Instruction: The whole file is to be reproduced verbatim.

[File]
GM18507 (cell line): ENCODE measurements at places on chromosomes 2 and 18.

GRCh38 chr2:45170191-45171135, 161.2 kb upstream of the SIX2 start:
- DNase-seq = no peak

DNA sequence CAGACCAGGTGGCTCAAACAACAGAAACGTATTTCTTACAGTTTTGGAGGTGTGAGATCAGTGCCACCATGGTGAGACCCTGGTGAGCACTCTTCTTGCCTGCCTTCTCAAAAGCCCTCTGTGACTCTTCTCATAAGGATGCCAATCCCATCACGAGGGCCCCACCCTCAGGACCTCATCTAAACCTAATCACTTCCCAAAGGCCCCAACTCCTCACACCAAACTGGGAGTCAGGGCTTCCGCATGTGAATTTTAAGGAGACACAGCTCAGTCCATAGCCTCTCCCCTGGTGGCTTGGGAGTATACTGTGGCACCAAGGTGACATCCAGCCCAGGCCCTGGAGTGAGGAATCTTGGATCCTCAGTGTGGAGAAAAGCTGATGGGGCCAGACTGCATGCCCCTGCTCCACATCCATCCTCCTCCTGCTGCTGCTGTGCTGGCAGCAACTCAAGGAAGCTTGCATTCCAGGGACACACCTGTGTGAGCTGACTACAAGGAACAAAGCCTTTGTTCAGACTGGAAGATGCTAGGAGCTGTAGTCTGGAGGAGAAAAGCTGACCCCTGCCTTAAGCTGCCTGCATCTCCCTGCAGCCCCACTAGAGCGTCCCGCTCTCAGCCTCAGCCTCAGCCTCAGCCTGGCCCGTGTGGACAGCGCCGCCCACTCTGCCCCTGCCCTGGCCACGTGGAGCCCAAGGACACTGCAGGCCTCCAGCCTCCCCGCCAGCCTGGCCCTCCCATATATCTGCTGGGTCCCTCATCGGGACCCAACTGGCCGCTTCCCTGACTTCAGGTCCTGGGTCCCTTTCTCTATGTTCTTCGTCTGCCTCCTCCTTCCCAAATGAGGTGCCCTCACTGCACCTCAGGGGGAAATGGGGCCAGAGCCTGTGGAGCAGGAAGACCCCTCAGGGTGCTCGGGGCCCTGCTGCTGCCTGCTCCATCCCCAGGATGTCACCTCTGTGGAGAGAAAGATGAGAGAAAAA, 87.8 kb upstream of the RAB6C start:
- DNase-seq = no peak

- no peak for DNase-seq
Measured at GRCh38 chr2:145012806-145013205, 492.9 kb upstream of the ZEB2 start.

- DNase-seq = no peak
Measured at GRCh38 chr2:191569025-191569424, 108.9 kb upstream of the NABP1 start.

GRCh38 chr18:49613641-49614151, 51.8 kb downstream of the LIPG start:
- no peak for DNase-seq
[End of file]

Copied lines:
GM18507 (cell line): ENCODE measurements at places on chromosomes 2 and 18.

GRCh38 chr2:45170191-45171135, 161.2 kb upstream of the SIX2 start:
- DNase-seq = no peak

DNA sequence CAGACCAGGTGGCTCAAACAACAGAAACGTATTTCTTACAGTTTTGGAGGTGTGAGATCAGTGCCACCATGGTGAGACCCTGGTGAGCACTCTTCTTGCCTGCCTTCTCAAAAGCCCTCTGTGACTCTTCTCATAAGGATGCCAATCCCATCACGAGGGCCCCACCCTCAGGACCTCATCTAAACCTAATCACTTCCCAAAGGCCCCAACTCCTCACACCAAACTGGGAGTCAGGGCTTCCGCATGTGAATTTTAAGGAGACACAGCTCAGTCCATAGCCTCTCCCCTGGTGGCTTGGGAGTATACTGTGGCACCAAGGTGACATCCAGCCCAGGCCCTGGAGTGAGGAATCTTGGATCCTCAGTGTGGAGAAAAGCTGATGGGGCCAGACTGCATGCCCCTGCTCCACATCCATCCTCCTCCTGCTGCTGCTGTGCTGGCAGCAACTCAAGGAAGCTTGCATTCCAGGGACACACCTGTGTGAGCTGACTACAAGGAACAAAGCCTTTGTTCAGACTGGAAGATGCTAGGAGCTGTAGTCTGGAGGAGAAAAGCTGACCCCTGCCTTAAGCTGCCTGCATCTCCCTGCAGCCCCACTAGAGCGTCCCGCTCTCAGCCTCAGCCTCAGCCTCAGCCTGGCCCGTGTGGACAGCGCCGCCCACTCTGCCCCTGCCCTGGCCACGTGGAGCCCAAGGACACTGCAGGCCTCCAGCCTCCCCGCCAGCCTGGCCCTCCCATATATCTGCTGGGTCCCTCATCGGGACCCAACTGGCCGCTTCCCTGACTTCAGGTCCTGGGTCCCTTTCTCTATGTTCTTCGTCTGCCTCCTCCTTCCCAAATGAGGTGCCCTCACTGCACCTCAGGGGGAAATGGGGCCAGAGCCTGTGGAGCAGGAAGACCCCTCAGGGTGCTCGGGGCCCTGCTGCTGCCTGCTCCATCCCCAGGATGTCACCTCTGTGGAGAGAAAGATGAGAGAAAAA, 87.8 kb upstream of the RAB6C start:
- DNase-seq = no peak

- no peak for DNase-seq
Measured at GRCh38 chr2:145012806-145013205, 492.9 kb upstream of the ZEB2 start.

- DNase-seq = no peak
Measured at GRCh38 chr2:191569025-191569424, 108.9 kb upstream of the NABP1 start.

GRCh38 chr18:49613641-49614151, 51.8 kb downstream of the LIPG start:
- no peak for DNase-seq